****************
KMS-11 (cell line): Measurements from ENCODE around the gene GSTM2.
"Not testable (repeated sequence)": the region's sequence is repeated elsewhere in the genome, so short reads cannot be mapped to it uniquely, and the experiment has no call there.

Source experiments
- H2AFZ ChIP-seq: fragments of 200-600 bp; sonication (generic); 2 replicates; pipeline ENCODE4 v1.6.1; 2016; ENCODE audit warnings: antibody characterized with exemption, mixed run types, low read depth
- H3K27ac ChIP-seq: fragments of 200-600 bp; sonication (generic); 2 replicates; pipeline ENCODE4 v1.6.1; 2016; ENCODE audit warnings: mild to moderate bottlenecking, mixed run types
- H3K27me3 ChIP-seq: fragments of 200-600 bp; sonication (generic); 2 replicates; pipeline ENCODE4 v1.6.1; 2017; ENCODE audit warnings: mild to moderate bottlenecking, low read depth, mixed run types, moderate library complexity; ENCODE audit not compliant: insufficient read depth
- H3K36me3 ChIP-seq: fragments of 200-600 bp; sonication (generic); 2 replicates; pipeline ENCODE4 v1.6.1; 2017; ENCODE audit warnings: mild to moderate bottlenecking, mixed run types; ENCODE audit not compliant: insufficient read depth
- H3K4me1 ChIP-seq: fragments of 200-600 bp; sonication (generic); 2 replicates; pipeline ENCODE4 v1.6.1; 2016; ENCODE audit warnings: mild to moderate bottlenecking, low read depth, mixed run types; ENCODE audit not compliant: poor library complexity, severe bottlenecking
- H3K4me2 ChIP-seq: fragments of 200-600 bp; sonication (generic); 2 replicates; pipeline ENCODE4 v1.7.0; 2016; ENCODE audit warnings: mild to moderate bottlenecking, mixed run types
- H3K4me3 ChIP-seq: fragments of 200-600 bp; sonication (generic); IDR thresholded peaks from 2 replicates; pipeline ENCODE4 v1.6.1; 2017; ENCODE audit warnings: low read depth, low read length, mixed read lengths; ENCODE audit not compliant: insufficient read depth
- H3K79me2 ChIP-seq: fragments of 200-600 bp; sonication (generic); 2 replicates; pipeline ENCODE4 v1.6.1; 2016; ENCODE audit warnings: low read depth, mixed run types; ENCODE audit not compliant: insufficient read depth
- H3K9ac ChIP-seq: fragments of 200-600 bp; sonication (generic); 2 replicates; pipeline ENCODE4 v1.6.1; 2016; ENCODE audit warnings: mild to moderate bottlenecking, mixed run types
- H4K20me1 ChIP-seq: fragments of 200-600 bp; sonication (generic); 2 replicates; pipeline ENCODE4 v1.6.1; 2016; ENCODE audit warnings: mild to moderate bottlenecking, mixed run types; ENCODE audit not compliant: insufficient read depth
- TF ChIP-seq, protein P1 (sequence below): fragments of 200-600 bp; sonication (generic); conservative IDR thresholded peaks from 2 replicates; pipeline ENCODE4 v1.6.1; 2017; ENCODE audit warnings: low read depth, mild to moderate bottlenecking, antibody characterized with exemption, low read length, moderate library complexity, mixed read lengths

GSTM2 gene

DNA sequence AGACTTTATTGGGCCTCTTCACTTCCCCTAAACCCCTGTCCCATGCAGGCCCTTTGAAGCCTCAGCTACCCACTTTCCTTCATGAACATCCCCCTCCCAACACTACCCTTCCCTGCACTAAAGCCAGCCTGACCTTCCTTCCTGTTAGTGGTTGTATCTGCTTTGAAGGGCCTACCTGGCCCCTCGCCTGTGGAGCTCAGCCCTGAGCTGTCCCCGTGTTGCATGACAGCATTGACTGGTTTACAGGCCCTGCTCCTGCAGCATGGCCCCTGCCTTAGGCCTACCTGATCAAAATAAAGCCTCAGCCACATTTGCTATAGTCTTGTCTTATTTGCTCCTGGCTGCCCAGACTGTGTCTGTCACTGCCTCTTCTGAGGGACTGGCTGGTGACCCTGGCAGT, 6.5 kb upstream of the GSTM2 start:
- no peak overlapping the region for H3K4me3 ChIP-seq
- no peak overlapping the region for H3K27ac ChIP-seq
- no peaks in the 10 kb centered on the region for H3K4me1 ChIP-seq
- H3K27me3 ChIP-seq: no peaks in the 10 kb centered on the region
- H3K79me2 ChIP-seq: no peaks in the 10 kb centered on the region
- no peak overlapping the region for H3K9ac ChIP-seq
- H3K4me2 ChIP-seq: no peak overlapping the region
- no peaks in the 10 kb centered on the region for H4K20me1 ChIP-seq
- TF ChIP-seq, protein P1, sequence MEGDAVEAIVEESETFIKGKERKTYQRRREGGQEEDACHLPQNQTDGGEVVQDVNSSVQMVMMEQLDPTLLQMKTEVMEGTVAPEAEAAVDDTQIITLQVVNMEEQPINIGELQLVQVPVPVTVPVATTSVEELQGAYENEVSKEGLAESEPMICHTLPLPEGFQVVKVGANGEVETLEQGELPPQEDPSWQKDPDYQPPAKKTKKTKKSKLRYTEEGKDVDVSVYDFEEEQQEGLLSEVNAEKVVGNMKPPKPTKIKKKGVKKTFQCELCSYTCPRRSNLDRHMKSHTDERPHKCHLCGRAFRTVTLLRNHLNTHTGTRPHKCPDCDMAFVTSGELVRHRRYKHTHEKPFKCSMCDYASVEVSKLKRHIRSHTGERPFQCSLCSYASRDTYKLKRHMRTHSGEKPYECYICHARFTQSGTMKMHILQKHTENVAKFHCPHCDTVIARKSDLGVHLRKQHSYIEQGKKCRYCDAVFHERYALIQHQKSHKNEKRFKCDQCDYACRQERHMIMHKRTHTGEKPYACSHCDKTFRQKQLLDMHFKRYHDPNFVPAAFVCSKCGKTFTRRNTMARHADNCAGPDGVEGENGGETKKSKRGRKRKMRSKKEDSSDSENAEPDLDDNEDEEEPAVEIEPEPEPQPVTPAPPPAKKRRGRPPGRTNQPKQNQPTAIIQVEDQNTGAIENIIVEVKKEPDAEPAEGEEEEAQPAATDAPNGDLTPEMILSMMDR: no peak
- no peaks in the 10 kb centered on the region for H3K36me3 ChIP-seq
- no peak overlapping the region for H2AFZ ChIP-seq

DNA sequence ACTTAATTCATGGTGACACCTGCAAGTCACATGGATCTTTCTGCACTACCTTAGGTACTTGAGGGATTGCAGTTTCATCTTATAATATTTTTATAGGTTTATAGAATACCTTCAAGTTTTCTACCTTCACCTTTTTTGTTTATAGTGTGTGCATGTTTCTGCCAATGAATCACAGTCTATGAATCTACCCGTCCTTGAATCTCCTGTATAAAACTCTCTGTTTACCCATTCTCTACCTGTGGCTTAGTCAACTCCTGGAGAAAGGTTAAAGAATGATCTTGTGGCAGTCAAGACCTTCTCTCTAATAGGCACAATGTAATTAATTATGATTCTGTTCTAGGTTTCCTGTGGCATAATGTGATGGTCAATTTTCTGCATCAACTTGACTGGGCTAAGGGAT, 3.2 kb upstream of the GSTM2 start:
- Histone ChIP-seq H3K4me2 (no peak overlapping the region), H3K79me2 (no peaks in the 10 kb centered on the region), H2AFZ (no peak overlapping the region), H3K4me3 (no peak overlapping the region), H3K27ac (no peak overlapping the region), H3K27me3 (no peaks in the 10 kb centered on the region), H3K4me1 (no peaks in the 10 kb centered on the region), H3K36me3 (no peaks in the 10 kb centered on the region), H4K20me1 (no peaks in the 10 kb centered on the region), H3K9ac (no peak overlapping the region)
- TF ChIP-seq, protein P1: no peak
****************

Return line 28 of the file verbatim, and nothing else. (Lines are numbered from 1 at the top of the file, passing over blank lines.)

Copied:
DNA sequence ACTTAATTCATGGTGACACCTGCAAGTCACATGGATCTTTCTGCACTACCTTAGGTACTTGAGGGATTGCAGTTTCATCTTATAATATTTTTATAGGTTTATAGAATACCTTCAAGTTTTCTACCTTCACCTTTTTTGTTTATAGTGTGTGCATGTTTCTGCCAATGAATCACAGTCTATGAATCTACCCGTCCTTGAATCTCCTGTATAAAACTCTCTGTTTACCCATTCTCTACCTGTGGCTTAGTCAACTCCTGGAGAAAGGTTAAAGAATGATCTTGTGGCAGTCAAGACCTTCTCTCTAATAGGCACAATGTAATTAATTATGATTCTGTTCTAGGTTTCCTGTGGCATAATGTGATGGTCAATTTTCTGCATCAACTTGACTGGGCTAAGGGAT, 3.2 kb upstream of the GSTM2 start: